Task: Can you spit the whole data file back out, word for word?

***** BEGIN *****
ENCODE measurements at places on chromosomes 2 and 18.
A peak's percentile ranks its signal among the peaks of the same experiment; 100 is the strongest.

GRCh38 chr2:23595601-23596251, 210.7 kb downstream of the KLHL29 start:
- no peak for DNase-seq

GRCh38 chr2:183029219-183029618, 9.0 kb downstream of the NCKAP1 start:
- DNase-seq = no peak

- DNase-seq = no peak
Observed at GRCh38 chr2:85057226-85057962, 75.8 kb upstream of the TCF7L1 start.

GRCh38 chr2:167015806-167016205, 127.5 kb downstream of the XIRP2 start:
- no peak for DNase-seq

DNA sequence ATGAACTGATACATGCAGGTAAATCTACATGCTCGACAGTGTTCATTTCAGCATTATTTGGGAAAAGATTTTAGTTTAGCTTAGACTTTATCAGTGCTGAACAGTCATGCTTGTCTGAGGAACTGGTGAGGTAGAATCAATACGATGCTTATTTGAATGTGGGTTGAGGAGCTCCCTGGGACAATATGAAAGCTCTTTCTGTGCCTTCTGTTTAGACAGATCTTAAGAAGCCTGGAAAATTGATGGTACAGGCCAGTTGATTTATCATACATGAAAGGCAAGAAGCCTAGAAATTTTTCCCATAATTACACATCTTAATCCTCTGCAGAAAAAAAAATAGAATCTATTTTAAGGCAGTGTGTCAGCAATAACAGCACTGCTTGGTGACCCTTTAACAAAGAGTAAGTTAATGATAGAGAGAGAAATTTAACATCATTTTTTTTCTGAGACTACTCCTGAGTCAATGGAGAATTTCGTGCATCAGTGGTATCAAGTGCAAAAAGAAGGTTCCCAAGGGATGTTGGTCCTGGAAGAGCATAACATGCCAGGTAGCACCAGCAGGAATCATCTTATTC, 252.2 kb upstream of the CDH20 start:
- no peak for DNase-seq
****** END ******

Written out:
ENCODE measurements at places on chromosomes 2 and 18.
A peak's percentile ranks its signal among the peaks of the same experiment; 100 is the strongest.

GRCh38 chr2:23595601-23596251, 210.7 kb downstream of the KLHL29 start:
- no peak for DNase-seq

GRCh38 chr2:183029219-183029618, 9.0 kb downstream of the NCKAP1 start:
- DNase-seq = no peak

- DNase-seq = no peak
Observed at GRCh38 chr2:85057226-85057962, 75.8 kb upstream of the TCF7L1 start.

GRCh38 chr2:167015806-167016205, 127.5 kb downstream of the XIRP2 start:
- no peak for DNase-seq

DNA sequence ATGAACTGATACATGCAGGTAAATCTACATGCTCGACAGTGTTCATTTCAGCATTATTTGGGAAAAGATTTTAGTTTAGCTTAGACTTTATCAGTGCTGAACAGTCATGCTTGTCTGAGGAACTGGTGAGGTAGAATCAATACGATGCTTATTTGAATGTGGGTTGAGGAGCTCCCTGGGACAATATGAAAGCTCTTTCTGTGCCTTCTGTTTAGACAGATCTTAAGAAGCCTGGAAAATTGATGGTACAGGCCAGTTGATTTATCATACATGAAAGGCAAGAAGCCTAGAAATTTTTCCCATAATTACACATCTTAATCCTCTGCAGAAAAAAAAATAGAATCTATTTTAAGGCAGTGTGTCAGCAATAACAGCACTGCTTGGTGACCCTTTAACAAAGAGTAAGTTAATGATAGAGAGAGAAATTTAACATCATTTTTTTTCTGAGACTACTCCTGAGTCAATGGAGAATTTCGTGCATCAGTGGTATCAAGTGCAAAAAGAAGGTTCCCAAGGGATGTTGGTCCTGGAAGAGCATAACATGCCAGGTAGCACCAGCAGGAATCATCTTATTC, 252.2 kb upstream of the CDH20 start:
- no peak for DNase-seq